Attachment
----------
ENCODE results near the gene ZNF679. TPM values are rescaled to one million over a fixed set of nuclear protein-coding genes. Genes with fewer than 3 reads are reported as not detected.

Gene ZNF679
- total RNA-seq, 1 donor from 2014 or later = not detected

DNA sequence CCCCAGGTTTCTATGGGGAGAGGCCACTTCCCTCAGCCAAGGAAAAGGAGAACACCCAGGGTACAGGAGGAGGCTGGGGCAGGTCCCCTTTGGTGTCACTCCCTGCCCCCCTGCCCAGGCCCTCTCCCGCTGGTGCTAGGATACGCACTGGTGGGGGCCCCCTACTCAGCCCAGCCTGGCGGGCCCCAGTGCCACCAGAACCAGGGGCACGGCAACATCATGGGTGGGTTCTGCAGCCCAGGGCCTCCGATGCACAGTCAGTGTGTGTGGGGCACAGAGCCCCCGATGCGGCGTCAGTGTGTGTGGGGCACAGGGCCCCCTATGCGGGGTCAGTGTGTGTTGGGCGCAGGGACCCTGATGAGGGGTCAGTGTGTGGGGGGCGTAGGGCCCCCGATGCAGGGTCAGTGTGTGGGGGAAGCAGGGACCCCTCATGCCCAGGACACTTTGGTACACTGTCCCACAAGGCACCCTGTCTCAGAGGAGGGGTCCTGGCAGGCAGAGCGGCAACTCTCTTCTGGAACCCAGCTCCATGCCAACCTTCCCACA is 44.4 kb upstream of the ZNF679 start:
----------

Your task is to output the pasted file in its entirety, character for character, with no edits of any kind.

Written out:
ENCODE results near the gene ZNF679. TPM values are rescaled to one million over a fixed set of nuclear protein-coding genes. Genes with fewer than 3 reads are reported as not detected.

Gene ZNF679
- total RNA-seq, 1 donor from 2014 or later = not detected

DNA sequence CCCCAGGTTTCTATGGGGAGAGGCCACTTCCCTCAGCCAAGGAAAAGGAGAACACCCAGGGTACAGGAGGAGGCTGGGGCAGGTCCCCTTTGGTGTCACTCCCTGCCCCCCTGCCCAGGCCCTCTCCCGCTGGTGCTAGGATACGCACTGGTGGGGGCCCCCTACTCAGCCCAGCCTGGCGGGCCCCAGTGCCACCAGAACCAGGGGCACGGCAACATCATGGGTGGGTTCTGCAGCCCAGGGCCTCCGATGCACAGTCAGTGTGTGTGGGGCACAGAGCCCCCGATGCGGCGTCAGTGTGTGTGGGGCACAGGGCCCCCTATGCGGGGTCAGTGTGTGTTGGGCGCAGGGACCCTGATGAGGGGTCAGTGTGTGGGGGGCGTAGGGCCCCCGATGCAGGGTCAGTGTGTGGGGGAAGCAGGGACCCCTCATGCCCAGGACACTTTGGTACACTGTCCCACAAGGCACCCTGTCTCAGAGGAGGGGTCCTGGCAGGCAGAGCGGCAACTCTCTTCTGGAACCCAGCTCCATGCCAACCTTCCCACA is 44.4 kb upstream of the ZNF679 start: